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Wisconsin senator proposes renaming Fort Bragg after Union cousin of Confederate general

A sign at one of the entrances to Fort Bragg. (Fish Cop./WikiCommons)

A Wisconsin state senator is proposing renaming Fort Bragg — to Fort Bragg, after a cousin of the Confederate general.

In December, Congress approved the fiscal year 2021 National Defense Authorization Act, which includes a provision from a bill filed by Sen. Elizabeth Warren seeking to remove Confederate names from installations within three years.

Fort Bragg is one of those nationwide installations and is named after Confederate general Braxton Bragg, who historians say was a slave owner who fought with subordinates and lost battles.

The National Defense Authorization Act states that a renaming commission will research costs of changing the names of the installations, while also seeking the input of stakeholders and communities near the installations.

In a news release Tuesday, Wisconsin state Sen. Dale Kooyenga, R-Brookfield, announced his resolution that proposes renaming Fort Bragg after Braxton Bragg’s cousin, Union Gen. Edward Stuyvesant Bragg, of Wisconsin.

Edward S. Bragg volunteered for the Union Army at the outset of the Civil War with no prior military service and reached the rank of brigadier general by 1864, according to the news release.

Bragg would later command the 6th Wisconsin Volunteer Infantry Regiment that was joined by the 2nd Wisconsin, 7th Wisconsin, and 19th Indiana and became known as the “Iron Brigade.”

According to the news release, the brigade participated in “several famous bloody attacks of the Civil War.”

Edward S. Bragg retired from the Army in 1865 and later served Wisconsin as a state senator and in Congress.

In a phone interview Wednesday, Kooyenga said a friend who loves to read history books told him about Edward S. Bragg.

“I knew about the looking to change (Fort Bragg’s) name and did some research and thought this was perfect,” Kooyenga said. “I think American history is full of ironies, and I thought it was appropriate for a Wisconsin state senator to bring it up.”

Kooyenga himself enlisted in the Army in 2005 and has served at Fort Bragg as has one of his brothers, who is also in the Army.

Kooyenga is currently a major in the Army Reserve under the U.S. Army Civil Affairs and Psychological Operations Command.

While Kooyenga said he has other priorities he’s focusing on for his district, he hopes the Commission on Removing Confederate Symbols and Names from U.S. Military Assets takes the resolution into consideration.

“To me, I think this offers a beautiful compromise,” Kooyenga said.

Kooyenga said he’s heard points that advocate for removing the Confederate name association of Fort Bragg.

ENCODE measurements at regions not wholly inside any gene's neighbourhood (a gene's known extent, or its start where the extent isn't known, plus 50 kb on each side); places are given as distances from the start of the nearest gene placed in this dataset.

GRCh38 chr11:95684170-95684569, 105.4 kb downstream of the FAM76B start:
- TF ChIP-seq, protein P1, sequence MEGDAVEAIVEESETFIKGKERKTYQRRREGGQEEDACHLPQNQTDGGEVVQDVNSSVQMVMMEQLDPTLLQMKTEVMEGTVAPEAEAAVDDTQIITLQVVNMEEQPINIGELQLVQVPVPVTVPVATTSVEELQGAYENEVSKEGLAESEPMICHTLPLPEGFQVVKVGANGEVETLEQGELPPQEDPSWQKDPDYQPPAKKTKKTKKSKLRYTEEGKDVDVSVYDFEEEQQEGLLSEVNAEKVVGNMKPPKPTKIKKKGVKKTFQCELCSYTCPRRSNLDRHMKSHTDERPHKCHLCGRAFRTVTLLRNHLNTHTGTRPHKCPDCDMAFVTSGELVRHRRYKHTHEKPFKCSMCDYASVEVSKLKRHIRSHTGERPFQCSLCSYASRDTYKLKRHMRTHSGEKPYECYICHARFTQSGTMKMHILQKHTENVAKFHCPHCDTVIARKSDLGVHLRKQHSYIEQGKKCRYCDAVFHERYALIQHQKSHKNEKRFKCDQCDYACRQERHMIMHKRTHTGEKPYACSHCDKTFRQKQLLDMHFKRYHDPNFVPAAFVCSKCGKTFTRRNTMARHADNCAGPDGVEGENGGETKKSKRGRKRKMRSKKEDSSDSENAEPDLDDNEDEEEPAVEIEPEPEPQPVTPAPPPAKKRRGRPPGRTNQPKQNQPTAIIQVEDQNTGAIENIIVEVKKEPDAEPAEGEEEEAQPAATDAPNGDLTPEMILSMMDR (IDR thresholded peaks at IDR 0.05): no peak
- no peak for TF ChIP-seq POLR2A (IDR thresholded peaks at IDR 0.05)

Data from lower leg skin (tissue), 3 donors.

But, Kooyenga said, he’s also heard that some associate Fort Bragg with the military service of its soldiers, not the Confederate general it is named after.

The news release from his office states that Bragg fought against the nation he pledged allegiance to and that “even his Confederate subordinates considered him quick-tempered with an inability to lead, resulting in the needless slaughter of men and his eventual resignation from the Confederate army.”

“With (Braxton) Bragg, he was not an honorable guy in any respect,” Kooyenga said, also questioning why an installation would be named after an “enemy of the U.S.” or someone who lost battles. “I get that, and I think this offers a compromise to the renaming.”

Kooyenga said he hopes his resolution gains bipartisan support and creates a compromise, while also honoring a native of Wisconsin.

“In contrast to the man it currently honors, Fort Bragg creates some of America’s greatest leaders, men and women who dedicate themselves to principles that stand in sharp contrast to Braxton Bragg’s principles,” the news release from his office states. “In fact, Fort Bragg better resembles the ideals of Wisconsin Gen. Edward S. Bragg, not his cousin.”

The National Defense Authorization Act states that the commission is tasked with developing procedures for renaming Confederate assets along with gathering input from local communities and submitting a plan to the House and Armed Services Committee by October 2022.

The commission includes four appointments by the secretary of defense, two appointed by chairs of the House and Senate Armed Services Committees and two appointed by ranking members of the House and Senate Armed Services Committees.

Secretary of Defense Lloyd Austin and the House and Senate Committees on Armed Services announced their appointments to the committee in February.

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(c) 2021 The Fayetteville Observer

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